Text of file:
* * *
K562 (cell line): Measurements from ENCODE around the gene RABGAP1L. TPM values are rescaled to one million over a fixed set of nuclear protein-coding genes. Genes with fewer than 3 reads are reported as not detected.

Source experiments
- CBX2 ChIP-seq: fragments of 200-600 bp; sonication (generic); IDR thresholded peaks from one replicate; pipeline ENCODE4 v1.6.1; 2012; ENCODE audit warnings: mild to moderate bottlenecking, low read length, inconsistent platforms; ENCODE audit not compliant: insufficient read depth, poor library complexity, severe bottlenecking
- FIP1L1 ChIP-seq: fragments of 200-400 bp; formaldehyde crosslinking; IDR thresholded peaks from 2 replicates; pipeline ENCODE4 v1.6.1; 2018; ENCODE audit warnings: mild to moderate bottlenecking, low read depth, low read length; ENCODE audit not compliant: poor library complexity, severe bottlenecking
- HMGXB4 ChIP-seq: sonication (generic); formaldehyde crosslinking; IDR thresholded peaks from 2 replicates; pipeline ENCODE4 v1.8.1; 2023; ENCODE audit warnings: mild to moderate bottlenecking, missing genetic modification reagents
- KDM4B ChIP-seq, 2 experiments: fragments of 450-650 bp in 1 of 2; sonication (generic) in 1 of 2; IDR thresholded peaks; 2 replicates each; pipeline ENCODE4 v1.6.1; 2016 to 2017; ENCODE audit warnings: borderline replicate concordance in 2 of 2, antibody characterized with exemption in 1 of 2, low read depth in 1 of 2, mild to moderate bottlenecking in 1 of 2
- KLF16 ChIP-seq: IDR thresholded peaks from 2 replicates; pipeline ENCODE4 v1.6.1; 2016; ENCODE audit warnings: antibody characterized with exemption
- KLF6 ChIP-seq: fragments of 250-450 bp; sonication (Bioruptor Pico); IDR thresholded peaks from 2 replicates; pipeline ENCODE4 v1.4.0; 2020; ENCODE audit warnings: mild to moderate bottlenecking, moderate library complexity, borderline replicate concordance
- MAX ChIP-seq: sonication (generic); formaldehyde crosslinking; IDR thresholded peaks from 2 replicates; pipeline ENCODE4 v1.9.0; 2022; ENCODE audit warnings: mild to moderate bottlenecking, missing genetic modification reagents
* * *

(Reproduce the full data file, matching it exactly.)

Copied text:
K562 (cell line): Measurements from ENCODE around the gene RABGAP1L. TPM values are rescaled to one million over a fixed set of nuclear protein-coding genes. Genes with fewer than 3 reads are reported as not detected.

Source experiments
- CBX2 ChIP-seq: fragments of 200-600 bp; sonication (generic); IDR thresholded peaks from one replicate; pipeline ENCODE4 v1.6.1; 2012; ENCODE audit warnings: mild to moderate bottlenecking, low read length, inconsistent platforms; ENCODE audit not compliant: insufficient read depth, poor library complexity, severe bottlenecking
- FIP1L1 ChIP-seq: fragments of 200-400 bp; formaldehyde crosslinking; IDR thresholded peaks from 2 replicates; pipeline ENCODE4 v1.6.1; 2018; ENCODE audit warnings: mild to moderate bottlenecking, low read depth, low read length; ENCODE audit not compliant: poor library complexity, severe bottlenecking
- HMGXB4 ChIP-seq: sonication (generic); formaldehyde crosslinking; IDR thresholded peaks from 2 replicates; pipeline ENCODE4 v1.8.1; 2023; ENCODE audit warnings: mild to moderate bottlenecking, missing genetic modification reagents
- KDM4B ChIP-seq, 2 experiments: fragments of 450-650 bp in 1 of 2; sonication (generic) in 1 of 2; IDR thresholded peaks; 2 replicates each; pipeline ENCODE4 v1.6.1; 2016 to 2017; ENCODE audit warnings: borderline replicate concordance in 2 of 2, antibody characterized with exemption in 1 of 2, low read depth in 1 of 2, mild to moderate bottlenecking in 1 of 2
- KLF16 ChIP-seq: IDR thresholded peaks from 2 replicates; pipeline ENCODE4 v1.6.1; 2016; ENCODE audit warnings: antibody characterized with exemption
- KLF6 ChIP-seq: fragments of 250-450 bp; sonication (Bioruptor Pico); IDR thresholded peaks from 2 replicates; pipeline ENCODE4 v1.4.0; 2020; ENCODE audit warnings: mild to moderate bottlenecking, moderate library complexity, borderline replicate concordance
- MAX ChIP-seq: sonication (generic); formaldehyde crosslinking; IDR thresholded peaks from 2 replicates; pipeline ENCODE4 v1.9.0; 2022; ENCODE audit warnings: mild to moderate bottlenecking, missing genetic modification reagents